Her life after her illness became very narrow and she grew more eccentric as time passed (Huffstutler 1-2). She often only talked to people behind closed doors as a child and her sister Lavinia acted as her buffer to the outside world (Huffstutler 3). As Dickinson turned inward, she also turned to writing poetry. Emily Dickinson encountered many tragedies throughout her lifetime. After the death of her father in1874, Dickinson seemed to be constantly preoccupied with death.
Emily’s father died in 1874, her nephew Gilbert died in 1883, and both Charles Wadsworth (Emily’s lover) and Emily’s mother died in 1882. Over those years, many of the most influential and precious friendships of Emily’s passed away, and that gave way to the more concentrated obsession with death in her poetry. As a result of Emily Dickinson’s life of solitude, she was able to focus on her world more sharply than other authors of her time —contemporary authors who had no effect on her writing. Emily was original and innovative in her poetry. Many of her poems were completed and written on scraps of paper, such as old grocery lists.
I was quite fond of my grandmother and she and I had a close relationship. When she passed away, I was devastated and went through a series of phases and emotions, much like those descr... ... middle of paper ... ...otions are expressed in the poems “Funeral Blues” by W.H. Auden, “The Memory of Elena” by Carolyn Forche, and “The last Night that She lived” by Emily Dickenson. Although each poet writes with his or her own literary techniques, such as rhyme scheme and hyperbole, symbolism and repetition, and dramatic pauses, they all have made the experience of death seem real and personal to the reader, and that is why their works are considered great works of modern, contemporary, and classical poetry. Works Cited Auden, W.H.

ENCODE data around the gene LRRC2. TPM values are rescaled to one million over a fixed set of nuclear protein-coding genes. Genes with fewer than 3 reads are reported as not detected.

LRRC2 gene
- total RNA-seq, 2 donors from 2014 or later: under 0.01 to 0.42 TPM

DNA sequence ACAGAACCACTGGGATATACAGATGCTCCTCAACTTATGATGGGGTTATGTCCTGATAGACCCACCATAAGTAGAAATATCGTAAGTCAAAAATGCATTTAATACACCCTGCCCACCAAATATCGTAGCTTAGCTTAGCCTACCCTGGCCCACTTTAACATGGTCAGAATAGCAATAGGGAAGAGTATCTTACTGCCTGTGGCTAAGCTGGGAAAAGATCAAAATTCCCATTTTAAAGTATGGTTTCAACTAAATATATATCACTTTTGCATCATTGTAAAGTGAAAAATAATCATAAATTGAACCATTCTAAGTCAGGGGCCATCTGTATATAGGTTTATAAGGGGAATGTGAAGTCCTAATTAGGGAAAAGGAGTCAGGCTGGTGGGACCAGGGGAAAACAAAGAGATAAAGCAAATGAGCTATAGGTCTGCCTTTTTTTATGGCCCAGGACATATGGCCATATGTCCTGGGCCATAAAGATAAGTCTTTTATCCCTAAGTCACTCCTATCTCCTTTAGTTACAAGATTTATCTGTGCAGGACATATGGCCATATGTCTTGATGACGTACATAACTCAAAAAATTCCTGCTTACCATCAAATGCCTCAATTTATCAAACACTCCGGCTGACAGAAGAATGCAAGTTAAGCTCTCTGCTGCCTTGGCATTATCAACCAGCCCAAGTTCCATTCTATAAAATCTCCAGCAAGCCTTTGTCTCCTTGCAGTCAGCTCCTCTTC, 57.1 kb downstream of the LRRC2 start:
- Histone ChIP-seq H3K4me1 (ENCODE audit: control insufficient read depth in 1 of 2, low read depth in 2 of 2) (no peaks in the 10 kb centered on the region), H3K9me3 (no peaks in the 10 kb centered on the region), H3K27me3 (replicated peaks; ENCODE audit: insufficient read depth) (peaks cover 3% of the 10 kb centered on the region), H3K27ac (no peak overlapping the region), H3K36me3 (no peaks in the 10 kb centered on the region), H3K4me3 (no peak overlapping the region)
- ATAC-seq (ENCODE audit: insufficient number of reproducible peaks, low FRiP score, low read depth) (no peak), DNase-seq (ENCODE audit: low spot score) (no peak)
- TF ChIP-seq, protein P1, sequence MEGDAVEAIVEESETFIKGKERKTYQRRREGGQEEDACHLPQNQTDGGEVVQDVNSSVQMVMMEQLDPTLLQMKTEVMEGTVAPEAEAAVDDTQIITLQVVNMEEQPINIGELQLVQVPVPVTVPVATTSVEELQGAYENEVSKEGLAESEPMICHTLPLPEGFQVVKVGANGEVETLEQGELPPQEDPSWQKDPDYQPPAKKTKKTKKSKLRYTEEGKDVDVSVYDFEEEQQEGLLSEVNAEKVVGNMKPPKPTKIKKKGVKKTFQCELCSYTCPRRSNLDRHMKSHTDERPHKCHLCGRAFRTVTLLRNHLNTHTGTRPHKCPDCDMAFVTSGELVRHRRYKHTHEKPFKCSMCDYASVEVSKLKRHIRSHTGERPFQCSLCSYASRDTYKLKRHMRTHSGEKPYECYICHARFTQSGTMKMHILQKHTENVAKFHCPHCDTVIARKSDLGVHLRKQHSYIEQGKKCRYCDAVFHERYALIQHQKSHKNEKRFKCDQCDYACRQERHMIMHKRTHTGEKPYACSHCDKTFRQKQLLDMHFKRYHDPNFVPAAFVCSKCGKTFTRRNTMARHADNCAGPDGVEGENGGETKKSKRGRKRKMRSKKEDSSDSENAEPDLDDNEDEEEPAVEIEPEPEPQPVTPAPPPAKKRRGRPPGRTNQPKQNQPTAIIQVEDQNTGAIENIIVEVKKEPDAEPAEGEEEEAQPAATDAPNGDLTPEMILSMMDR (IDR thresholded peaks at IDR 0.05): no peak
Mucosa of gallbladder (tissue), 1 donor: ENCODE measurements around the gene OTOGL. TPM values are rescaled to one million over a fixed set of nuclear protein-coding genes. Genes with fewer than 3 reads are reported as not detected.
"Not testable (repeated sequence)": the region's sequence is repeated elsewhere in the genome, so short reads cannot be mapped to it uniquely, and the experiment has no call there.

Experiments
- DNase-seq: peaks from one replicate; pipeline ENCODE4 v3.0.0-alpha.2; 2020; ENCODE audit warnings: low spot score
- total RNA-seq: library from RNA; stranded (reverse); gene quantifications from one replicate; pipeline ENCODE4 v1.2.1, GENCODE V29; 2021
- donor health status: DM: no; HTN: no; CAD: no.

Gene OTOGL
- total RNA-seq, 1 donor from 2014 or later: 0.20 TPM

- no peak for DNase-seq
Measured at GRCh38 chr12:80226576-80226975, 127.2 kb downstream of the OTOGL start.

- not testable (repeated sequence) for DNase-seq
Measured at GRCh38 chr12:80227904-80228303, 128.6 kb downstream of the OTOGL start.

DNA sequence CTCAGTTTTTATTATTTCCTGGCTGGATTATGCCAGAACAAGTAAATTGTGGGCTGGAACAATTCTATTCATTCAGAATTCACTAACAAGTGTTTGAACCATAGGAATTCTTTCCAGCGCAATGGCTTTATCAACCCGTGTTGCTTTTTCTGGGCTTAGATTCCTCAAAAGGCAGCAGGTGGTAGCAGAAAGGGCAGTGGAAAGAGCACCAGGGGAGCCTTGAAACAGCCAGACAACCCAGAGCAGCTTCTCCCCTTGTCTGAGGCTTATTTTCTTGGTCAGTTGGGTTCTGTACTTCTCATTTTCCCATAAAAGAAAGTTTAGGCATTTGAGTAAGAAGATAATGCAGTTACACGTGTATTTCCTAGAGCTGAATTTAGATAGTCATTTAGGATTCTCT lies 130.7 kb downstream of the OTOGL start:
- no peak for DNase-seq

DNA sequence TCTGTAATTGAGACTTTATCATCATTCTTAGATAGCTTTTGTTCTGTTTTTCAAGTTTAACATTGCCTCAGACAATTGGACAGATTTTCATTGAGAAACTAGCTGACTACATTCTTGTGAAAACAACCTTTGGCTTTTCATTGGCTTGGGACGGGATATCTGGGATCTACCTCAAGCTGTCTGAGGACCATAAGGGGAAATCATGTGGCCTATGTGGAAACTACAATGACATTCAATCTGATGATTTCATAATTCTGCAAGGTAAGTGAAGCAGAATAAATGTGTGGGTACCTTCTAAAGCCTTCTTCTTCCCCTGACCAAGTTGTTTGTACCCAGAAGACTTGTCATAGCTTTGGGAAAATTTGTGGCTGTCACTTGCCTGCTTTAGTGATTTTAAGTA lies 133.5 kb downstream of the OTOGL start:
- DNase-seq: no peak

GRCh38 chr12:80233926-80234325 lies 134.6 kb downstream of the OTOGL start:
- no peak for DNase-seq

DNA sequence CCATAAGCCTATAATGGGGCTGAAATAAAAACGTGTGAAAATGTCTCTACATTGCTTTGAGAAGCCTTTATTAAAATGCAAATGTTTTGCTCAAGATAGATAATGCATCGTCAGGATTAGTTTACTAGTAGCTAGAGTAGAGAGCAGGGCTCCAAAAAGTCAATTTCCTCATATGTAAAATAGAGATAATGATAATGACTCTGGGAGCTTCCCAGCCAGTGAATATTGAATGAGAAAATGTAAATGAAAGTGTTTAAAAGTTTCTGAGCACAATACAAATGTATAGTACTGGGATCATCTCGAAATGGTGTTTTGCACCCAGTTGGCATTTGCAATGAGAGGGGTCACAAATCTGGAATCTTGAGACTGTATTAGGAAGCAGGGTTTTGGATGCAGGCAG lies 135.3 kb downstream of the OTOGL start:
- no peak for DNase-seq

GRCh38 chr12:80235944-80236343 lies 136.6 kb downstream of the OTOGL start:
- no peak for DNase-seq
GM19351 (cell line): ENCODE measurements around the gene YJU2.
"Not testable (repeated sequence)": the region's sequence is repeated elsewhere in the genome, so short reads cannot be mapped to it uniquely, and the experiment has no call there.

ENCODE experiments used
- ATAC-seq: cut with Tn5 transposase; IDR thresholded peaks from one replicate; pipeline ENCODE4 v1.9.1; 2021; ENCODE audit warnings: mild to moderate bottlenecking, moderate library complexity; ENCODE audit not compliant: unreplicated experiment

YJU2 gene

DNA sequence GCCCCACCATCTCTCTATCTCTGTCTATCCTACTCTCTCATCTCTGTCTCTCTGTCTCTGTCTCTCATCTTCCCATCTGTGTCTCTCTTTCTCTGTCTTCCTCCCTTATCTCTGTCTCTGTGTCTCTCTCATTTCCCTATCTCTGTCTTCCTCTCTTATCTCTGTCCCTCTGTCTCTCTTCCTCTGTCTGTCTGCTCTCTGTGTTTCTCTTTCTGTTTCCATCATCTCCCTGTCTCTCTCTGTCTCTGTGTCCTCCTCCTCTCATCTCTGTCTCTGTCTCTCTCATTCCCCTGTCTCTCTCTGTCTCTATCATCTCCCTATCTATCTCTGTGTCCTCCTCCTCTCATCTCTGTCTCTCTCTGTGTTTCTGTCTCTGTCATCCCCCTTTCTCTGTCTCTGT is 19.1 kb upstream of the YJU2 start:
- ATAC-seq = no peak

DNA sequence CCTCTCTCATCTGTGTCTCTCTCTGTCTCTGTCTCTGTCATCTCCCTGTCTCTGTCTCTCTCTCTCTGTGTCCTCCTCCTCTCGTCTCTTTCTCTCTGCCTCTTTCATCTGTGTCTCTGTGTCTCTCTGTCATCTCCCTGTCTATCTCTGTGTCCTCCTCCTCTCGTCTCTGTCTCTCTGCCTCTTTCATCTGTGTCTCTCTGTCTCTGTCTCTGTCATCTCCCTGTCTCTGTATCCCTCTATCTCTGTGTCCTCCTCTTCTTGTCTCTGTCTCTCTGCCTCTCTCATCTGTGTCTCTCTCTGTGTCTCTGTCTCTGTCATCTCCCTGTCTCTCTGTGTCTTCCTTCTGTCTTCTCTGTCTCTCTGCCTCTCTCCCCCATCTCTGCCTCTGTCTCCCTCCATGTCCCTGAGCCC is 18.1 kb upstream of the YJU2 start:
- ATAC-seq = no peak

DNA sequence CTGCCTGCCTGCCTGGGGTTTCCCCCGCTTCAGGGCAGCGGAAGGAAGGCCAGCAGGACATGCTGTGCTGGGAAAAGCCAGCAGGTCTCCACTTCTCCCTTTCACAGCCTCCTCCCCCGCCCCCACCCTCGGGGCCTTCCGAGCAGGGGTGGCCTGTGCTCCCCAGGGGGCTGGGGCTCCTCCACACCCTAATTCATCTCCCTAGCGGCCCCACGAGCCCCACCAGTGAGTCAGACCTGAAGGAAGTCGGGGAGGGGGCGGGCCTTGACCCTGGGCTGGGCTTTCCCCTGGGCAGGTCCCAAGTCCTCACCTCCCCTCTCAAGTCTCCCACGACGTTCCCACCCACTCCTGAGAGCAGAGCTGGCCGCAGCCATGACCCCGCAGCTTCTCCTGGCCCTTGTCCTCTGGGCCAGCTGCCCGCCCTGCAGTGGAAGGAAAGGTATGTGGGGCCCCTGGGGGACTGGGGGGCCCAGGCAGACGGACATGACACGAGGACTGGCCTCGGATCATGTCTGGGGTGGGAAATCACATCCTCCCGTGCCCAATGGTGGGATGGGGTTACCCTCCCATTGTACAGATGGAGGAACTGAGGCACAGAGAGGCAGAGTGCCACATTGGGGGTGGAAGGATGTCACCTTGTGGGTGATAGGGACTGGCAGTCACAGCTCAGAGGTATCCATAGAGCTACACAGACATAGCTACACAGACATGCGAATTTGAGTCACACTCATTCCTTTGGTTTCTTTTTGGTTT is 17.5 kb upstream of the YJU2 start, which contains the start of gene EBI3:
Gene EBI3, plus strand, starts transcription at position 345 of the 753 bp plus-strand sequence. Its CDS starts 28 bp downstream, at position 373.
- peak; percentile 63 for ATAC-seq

Throughout Emily Dickinson’s life she has created an array of poems. Although many of the poems that she had written were not published till after she was dead; ironically, many of her poems revolve around the subject of death. The two poems that are being examined and represent the idea, theme, and observations revolving around death. Many writers try to understand if Dickinson was exacerbated, excited or curios about the states, myths, and deplores that surround the stigma of about death. In read several articles about the concept of death to miss Dickinson; many people wanted to know why she has written many poems revolving the subject of death.
The Broken Heart of Sylvia Plath "Dying is an art, like everything else. I do it exceptionally well." Sylvia Plath has long been recognized as a poetic icon. After committing suicide in her thirties, many of her previously unrecognized works gained notoriety and praise. Throughout her life, she struggled to be accepted into the literary world.